Sadness—along with the other six basic emotions—is a permanent part of our biology. This inevitable, painful emotion will appear countless times over the course of our lives, often at the most inopportune of moments, challenging us to a battle in which we have little desire to partake. Instead, what we usually do is attempt to numb the sadness in some way, whether through alcohol, drugs, shopping sprees, or any other vice that offers nothing but a band-aid with weak adhesive. Our unreasonable desire to expel sadness from our lives helps to feed an addiction to positivity, a compulsion doomed to failure. We simply cannot change our nature.
“Most people get a fair amount of fun out of their lives, but on balance life is suffering, and only the very young or very foolish imagine otherwise.”—George Orwell
Now that the some of the culprits of our perpetual yearning have been unearthed, what can we do to battle them? How can we learn to become content with what we have? You might consider trying the following.
Gratitude is like kryptonite to our greed for more; a neutralising element that drains its destructive power. The field of positive psychology has shown that a gratitude diary can increase feelings of contentment, because it forces you to focus on what’s good in your life, rather than what’s lacking. By paying attention to the things that we love, we stumble upon the realisation that our lives contain much joy, and our thirst for more is temporarily diminished.
“You own twice as much rug if you’re twice as aware of the rug.”—Allen Ginsberg
Mindfulness meditation is an exercise sent from the gods, offering benefits such as reducing stress, controlling anxiety, and much more. Though it certainly requires practice and patience to become an expert, the process itself is simple, and requires no equipment.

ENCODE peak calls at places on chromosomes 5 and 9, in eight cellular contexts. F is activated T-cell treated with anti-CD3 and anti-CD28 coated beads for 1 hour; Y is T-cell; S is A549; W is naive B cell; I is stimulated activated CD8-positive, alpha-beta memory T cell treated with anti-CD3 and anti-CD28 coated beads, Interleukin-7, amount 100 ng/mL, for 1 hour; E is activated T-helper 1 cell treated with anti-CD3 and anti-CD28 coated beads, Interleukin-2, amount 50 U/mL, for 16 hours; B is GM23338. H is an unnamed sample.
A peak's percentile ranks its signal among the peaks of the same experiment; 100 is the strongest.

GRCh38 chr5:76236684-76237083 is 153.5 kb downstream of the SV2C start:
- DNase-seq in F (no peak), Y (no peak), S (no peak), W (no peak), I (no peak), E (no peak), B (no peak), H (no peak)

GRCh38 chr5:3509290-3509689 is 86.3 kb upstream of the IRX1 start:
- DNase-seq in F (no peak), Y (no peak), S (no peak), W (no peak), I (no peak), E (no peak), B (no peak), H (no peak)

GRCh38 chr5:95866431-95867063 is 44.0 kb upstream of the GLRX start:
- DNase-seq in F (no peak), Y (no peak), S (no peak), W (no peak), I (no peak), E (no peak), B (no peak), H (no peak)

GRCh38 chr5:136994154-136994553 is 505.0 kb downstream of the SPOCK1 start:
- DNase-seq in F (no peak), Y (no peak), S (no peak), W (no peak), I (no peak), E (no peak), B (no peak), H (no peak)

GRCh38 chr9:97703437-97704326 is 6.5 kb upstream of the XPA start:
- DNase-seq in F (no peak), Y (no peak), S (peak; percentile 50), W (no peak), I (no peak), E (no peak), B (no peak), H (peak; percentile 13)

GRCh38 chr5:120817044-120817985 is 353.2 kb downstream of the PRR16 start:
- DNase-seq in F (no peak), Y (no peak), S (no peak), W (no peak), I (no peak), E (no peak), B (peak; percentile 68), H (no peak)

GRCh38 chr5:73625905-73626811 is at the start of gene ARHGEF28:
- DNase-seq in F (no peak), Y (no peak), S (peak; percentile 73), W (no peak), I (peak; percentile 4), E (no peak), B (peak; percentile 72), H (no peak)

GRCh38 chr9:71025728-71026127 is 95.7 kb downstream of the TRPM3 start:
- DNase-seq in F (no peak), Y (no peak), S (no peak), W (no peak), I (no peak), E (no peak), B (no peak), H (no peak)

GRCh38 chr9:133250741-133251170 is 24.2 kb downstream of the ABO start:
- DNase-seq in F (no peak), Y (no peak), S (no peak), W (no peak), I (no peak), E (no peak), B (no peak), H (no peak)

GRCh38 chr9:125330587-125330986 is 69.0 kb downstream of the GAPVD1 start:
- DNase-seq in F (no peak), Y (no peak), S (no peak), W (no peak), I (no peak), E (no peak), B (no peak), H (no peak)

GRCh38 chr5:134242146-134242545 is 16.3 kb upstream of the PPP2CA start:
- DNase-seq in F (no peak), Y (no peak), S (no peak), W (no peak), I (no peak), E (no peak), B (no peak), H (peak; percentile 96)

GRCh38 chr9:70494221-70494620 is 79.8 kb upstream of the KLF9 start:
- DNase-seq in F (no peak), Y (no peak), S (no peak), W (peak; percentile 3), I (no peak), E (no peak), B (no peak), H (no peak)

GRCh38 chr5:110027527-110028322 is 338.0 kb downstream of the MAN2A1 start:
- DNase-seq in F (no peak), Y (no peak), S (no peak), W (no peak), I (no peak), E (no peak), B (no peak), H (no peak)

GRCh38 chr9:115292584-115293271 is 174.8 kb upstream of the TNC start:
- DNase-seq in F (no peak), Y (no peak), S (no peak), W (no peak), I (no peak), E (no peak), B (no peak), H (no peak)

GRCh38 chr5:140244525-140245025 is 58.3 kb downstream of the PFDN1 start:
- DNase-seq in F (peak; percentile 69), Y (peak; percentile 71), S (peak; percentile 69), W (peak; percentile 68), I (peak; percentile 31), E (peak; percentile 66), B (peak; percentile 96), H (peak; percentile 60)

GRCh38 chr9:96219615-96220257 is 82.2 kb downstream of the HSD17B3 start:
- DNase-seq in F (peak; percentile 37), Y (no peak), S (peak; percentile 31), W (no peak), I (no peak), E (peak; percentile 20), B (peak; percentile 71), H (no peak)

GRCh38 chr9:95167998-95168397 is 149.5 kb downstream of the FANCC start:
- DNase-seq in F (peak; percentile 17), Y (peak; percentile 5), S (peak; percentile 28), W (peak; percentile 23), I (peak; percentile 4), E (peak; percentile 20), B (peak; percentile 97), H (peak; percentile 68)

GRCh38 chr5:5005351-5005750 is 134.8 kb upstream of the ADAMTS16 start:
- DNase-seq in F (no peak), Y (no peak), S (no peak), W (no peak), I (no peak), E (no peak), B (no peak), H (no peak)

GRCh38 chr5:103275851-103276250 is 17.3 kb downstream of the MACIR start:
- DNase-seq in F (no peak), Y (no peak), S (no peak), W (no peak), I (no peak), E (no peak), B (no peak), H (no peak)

Meditation helps to fight our desire for more by forcing us to slow down and appreciate what’s in front of us, as opposed to frantic, anxious thinking which tries to soothe itself with destructive behaviours such as gluttonous shopping. Our new-found calm carries an enhanced sense of self-awareness, allowing us to catch ourselves in the act of pernicious thinking, whereby we stop for a moment, realise that we’re about to engage in a toxic act, and decide to do something healthier instead.
Self-acceptance and self-compassion
Self-acceptance is allowing, accepting and welcoming all parts of yourself, whether good or bad. It’s about accepting your shadow—the dark, grisly side of your nature that you’d rather keep locked away in a dusty cupboard. There’s not a person on earth who doesn’t have flaws, the trick is learning to accept them. Unconditional self-acceptance allows us to live full and honest lives, embracing each and every aspect of our personality.
“You are imperfect, permanently and inevitably flawed. And you are beautiful.” — Amy Bloom
As we become more self-accepting, we also become more content, which weakens our incessant yearning for more. By reminding ourselves that we’re worthy of love (from ourselves most of all), we’re instilling our lives with genuine, clear-cut value.
“You accept that, as a fallible human being, you are less than perfect. You will often perform well, but you will also err at times… You always and unconditionally accept yourself without judgment”—Grieger